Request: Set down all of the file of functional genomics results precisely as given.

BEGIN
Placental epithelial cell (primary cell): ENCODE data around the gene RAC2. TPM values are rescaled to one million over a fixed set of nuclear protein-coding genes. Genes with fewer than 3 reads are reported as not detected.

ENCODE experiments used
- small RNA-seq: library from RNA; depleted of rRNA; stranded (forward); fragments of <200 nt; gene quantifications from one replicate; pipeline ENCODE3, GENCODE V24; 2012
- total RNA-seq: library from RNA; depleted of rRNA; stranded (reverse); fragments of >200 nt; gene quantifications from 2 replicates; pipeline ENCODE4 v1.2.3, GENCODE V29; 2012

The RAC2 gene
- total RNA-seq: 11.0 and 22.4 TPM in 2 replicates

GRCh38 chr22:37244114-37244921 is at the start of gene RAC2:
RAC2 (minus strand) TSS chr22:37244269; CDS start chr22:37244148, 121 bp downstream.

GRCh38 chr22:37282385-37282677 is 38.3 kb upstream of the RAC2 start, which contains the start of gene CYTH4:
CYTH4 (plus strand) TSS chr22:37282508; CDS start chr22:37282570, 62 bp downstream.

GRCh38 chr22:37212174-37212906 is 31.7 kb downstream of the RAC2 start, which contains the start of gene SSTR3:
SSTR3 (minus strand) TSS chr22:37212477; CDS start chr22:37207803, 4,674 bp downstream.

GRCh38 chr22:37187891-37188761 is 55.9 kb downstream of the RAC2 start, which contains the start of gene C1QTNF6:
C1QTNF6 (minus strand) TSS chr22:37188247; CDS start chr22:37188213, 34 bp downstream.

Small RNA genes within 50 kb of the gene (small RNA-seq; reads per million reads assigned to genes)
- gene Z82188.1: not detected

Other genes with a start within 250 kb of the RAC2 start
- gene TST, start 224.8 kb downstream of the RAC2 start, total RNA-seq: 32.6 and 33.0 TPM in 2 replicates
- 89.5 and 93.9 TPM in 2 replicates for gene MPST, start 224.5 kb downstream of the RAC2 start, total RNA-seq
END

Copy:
Placental epithelial cell (primary cell): ENCODE data around the gene RAC2. TPM values are rescaled to one million over a fixed set of nuclear protein-coding genes. Genes with fewer than 3 reads are reported as not detected.

ENCODE experiments used
- small RNA-seq: library from RNA; depleted of rRNA; stranded (forward); fragments of <200 nt; gene quantifications from one replicate; pipeline ENCODE3, GENCODE V24; 2012
- total RNA-seq: library from RNA; depleted of rRNA; stranded (reverse); fragments of >200 nt; gene quantifications from 2 replicates; pipeline ENCODE4 v1.2.3, GENCODE V29; 2012

The RAC2 gene
- total RNA-seq: 11.0 and 22.4 TPM in 2 replicates

GRCh38 chr22:37244114-37244921 is at the start of gene RAC2:
RAC2 (minus strand) TSS chr22:37244269; CDS start chr22:37244148, 121 bp downstream.

GRCh38 chr22:37282385-37282677 is 38.3 kb upstream of the RAC2 start, which contains the start of gene CYTH4:
CYTH4 (plus strand) TSS chr22:37282508; CDS start chr22:37282570, 62 bp downstream.

GRCh38 chr22:37212174-37212906 is 31.7 kb downstream of the RAC2 start, which contains the start of gene SSTR3:
SSTR3 (minus strand) TSS chr22:37212477; CDS start chr22:37207803, 4,674 bp downstream.

GRCh38 chr22:37187891-37188761 is 55.9 kb downstream of the RAC2 start, which contains the start of gene C1QTNF6:
C1QTNF6 (minus strand) TSS chr22:37188247; CDS start chr22:37188213, 34 bp downstream.

Small RNA genes within 50 kb of the gene (small RNA-seq; reads per million reads assigned to genes)
- gene Z82188.1: not detected

Other genes with a start within 250 kb of the RAC2 start
- gene TST, start 224.8 kb downstream of the RAC2 start, total RNA-seq: 32.6 and 33.0 TPM in 2 replicates
- 89.5 and 93.9 TPM in 2 replicates for gene MPST, start 224.5 kb downstream of the RAC2 start, total RNA-seq